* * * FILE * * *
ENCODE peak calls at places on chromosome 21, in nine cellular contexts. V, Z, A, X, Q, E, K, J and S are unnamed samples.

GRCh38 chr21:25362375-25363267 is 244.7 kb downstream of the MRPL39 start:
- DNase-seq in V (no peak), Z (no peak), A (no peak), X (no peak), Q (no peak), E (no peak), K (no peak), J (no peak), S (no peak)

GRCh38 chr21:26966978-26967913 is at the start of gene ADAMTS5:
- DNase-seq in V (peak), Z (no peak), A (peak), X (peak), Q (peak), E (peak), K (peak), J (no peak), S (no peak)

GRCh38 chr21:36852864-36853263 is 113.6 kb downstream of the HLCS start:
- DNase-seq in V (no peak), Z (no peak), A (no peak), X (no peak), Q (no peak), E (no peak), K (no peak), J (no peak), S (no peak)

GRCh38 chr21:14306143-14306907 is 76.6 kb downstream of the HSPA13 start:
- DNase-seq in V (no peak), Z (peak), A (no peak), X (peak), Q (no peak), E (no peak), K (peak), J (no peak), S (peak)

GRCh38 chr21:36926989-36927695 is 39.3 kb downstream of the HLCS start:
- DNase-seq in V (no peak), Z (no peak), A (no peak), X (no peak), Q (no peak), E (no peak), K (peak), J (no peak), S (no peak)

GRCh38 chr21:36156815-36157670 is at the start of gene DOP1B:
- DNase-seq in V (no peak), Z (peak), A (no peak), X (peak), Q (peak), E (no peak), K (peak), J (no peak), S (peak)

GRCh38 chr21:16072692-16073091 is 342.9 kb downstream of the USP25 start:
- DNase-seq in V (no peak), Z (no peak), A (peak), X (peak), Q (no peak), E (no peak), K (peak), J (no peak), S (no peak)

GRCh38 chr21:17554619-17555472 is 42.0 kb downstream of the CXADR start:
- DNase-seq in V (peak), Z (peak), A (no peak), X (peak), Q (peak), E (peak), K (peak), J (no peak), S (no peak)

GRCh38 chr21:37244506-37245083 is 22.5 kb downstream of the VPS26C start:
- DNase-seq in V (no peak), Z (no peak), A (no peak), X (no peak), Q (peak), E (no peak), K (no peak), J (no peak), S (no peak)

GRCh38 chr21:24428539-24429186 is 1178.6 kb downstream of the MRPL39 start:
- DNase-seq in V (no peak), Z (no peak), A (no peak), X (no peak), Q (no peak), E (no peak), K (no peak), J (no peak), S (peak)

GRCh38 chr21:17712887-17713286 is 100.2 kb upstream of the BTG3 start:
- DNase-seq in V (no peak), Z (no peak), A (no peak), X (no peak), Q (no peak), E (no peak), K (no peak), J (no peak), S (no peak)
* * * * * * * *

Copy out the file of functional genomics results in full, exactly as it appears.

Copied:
ENCODE peak calls at places on chromosome 21, in nine cellular contexts. V, Z, A, X, Q, E, K, J and S are unnamed samples.

GRCh38 chr21:25362375-25363267 is 244.7 kb downstream of the MRPL39 start:
- DNase-seq in V (no peak), Z (no peak), A (no peak), X (no peak), Q (no peak), E (no peak), K (no peak), J (no peak), S (no peak)

GRCh38 chr21:26966978-26967913 is at the start of gene ADAMTS5:
- DNase-seq in V (peak), Z (no peak), A (peak), X (peak), Q (peak), E (peak), K (peak), J (no peak), S (no peak)

GRCh38 chr21:36852864-36853263 is 113.6 kb downstream of the HLCS start:
- DNase-seq in V (no peak), Z (no peak), A (no peak), X (no peak), Q (no peak), E (no peak), K (no peak), J (no peak), S (no peak)

GRCh38 chr21:14306143-14306907 is 76.6 kb downstream of the HSPA13 start:
- DNase-seq in V (no peak), Z (peak), A (no peak), X (peak), Q (no peak), E (no peak), K (peak), J (no peak), S (peak)

GRCh38 chr21:36926989-36927695 is 39.3 kb downstream of the HLCS start:
- DNase-seq in V (no peak), Z (no peak), A (no peak), X (no peak), Q (no peak), E (no peak), K (peak), J (no peak), S (no peak)

GRCh38 chr21:36156815-36157670 is at the start of gene DOP1B:
- DNase-seq in V (no peak), Z (peak), A (no peak), X (peak), Q (peak), E (no peak), K (peak), J (no peak), S (peak)

GRCh38 chr21:16072692-16073091 is 342.9 kb downstream of the USP25 start:
- DNase-seq in V (no peak), Z (no peak), A (peak), X (peak), Q (no peak), E (no peak), K (peak), J (no peak), S (no peak)

GRCh38 chr21:17554619-17555472 is 42.0 kb downstream of the CXADR start:
- DNase-seq in V (peak), Z (peak), A (no peak), X (peak), Q (peak), E (peak), K (peak), J (no peak), S (no peak)

GRCh38 chr21:37244506-37245083 is 22.5 kb downstream of the VPS26C start:
- DNase-seq in V (no peak), Z (no peak), A (no peak), X (no peak), Q (peak), E (no peak), K (no peak), J (no peak), S (no peak)

GRCh38 chr21:24428539-24429186 is 1178.6 kb downstream of the MRPL39 start:
- DNase-seq in V (no peak), Z (no peak), A (no peak), X (no peak), Q (no peak), E (no peak), K (no peak), J (no peak), S (peak)

GRCh38 chr21:17712887-17713286 is 100.2 kb upstream of the BTG3 start:
- DNase-seq in V (no peak), Z (no peak), A (no peak), X (no peak), Q (no peak), E (no peak), K (no peak), J (no peak), S (no peak)